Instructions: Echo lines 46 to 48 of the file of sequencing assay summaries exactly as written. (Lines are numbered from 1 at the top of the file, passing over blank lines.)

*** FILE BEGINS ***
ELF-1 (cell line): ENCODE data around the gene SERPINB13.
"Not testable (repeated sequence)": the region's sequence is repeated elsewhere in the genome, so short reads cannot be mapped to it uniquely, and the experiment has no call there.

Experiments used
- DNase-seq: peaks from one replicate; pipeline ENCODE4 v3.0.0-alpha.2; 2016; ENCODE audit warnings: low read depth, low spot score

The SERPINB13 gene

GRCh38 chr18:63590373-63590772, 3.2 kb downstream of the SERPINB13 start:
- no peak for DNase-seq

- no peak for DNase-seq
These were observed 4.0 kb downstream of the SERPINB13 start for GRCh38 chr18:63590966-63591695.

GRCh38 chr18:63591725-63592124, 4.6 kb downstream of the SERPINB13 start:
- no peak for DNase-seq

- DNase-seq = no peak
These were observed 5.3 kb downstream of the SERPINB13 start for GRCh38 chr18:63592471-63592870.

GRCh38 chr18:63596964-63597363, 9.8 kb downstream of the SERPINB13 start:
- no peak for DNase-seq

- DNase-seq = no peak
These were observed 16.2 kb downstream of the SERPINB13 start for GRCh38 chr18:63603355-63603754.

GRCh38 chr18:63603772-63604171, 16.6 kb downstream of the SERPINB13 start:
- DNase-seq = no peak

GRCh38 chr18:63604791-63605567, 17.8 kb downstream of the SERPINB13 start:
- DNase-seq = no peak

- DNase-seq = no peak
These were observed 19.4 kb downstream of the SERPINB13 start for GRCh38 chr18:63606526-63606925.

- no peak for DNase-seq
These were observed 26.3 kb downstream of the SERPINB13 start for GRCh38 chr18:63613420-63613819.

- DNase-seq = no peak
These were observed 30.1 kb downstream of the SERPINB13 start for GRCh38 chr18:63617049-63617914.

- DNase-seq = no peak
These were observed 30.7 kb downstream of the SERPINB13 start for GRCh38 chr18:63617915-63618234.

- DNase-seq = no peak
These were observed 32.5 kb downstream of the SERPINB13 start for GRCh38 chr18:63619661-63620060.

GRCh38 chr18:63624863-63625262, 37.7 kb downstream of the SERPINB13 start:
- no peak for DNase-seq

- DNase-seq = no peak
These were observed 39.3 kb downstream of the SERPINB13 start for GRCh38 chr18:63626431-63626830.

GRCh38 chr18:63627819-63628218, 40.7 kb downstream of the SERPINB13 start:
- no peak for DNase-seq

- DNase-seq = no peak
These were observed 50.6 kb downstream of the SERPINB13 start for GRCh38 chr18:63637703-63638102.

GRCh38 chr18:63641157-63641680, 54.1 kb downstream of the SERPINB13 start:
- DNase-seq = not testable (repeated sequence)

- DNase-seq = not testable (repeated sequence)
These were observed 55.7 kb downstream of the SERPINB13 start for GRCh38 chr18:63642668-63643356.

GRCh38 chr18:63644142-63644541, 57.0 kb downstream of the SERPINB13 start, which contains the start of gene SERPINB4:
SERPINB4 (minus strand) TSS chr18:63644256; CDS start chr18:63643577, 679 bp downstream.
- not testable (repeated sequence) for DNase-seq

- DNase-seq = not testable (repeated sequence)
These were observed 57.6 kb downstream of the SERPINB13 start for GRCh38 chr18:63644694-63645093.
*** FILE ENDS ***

- not testable (repeated sequence) for DNase-seq

- DNase-seq = not testable (repeated sequence)
These were observed 57.6 kb downstream of the SERPINB13 start for GRCh38 chr18:63644694-63645093.